With 7 million U.S. workers unemployed, why do employers clamor that they need to import foreign workers to work in low-wage jobs as dishwashers, hotel maids, crab pickers and landscape laborers? The answer is simple, according to Ross Eisenbrey, vice president of the Economic Policy Institute (EPI):
There isn’t a shortage of workers willing to do these jobs. There’s a shortage of employers willing to pay a decent wage.
In a recent op-ed column in Newsday, Eisenbrey points out that at a time when hundreds of thousands of families are facing foreclosures on their homes and wages are stagnant, corporate interests and their allies in Congress on both sides of the aisle are pushing to expand the number of foreign guest workers.
Hundreds of AFL-CIO union members in three states kicked off the first round of door-to-door, member-to-member walks this past weekend as part of the AFL-CIO’s massive get-out-the vote political mobilization program. They distributed fliers and educated union members about the real record of Sen. John McCain, including McCain’s health care plan, which would tax health benefits and could lead to millions being pushed out of their existing coverage.
State federations and central labor councils in Colorado, Michigan and Wisconsin organized the walks, part of the AFL-CIO Labor 2008 program to educate and energize union members to get to the polls and vote. More walks are set around the country this Saturday, May 17, involving hundreds of union members in more than a dozen states.
Some 2,500 workers at a General Motors facility in Kansas are on strike and more news from “Bargaining Digest Weekly.” The AFL-CIO Collective Bargaining Department delivers daily bargaining-related news and research resources to more than 900 subscribers. Union leaders can register for this service through our website, Bargaining@Work.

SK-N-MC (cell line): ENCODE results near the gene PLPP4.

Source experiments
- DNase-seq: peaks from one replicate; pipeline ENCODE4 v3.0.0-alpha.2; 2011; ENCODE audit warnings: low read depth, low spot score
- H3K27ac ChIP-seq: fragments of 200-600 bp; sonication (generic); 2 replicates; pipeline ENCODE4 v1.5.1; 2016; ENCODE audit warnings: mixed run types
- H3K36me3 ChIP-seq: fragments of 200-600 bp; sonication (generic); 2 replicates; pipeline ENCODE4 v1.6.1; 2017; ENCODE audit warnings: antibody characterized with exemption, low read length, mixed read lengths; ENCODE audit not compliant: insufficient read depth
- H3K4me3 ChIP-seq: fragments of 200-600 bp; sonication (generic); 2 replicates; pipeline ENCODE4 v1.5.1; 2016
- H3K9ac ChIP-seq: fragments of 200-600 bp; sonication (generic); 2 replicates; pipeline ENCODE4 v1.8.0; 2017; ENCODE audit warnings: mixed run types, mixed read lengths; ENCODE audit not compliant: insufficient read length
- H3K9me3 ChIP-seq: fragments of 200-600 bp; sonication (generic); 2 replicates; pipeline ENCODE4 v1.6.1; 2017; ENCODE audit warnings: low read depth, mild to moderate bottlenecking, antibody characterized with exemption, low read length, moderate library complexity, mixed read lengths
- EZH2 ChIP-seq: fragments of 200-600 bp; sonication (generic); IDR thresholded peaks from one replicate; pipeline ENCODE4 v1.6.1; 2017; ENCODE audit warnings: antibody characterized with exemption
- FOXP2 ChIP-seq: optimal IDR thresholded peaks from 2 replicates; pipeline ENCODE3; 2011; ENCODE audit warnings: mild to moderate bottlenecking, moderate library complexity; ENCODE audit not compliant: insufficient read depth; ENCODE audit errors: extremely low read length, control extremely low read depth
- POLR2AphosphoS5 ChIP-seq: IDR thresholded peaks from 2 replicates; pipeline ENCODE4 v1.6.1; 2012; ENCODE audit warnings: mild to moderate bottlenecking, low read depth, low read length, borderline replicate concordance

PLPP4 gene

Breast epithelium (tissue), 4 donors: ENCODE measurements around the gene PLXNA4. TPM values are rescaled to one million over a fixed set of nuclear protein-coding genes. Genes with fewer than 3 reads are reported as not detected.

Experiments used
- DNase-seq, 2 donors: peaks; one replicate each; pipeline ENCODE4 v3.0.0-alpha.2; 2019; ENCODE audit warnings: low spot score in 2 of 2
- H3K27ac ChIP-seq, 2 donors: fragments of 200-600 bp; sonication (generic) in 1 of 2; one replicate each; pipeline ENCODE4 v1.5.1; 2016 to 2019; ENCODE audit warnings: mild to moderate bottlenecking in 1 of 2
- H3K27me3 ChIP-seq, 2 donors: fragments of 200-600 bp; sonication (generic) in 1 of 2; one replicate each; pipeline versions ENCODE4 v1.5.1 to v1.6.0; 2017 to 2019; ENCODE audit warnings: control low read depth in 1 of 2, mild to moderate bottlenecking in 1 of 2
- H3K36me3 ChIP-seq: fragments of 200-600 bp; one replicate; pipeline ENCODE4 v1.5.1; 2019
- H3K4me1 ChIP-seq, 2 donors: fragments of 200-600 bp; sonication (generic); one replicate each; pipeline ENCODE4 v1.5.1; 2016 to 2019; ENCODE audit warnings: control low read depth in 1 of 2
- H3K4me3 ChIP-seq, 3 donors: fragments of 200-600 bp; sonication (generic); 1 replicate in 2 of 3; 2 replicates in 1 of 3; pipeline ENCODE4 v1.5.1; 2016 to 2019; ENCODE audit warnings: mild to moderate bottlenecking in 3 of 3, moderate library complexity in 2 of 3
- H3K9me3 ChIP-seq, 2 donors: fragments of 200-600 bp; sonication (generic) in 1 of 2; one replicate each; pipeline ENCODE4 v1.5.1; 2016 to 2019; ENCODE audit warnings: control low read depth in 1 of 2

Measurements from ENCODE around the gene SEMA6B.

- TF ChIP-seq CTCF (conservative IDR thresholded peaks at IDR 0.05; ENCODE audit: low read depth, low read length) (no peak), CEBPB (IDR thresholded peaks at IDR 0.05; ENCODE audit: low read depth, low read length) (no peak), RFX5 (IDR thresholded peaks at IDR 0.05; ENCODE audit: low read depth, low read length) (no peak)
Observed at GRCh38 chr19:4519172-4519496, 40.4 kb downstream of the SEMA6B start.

Work Stoppages and Actions
UAW, General Motors: More than 2,500 workers, represented by the UAW, went on strike at General Motors’ (GM’s) Fairfax facility in Kansas after no agreement was reached on issues such as management at the plant, job security and seniority rights. The striking workers build the Chevrolet Malibu, one of GM’s most popular vehicles. GM says it will boost Malibu production at its Orion, Mich., plant. The Kansas workers join the Lansing GM plant on strike over local conditions.
This is a cross-post from the Firedoglake blog.
Economics is scary. Or boring. Or both. Say the word and watch people yawn.
But what’s going on around us right now—the U.S. mortgage crisis, skyrocketing oil and food costs, tanking wages and disappearing health care and retirement benefits, to name a few of our current traumas—makes the need for understanding a few fiscal fundamentals critical for most Americans.
So how do we dislodge people from watching “American Idol” long enough to see that the reason they are having trouble paying bills, affording health care or sending their kids to college is not because they are only working two jobs instead of three. Rather, there’s something really wrong with the way our nation’s economy is being run. And it’s in their interest—and the interest of all of us—to understand why.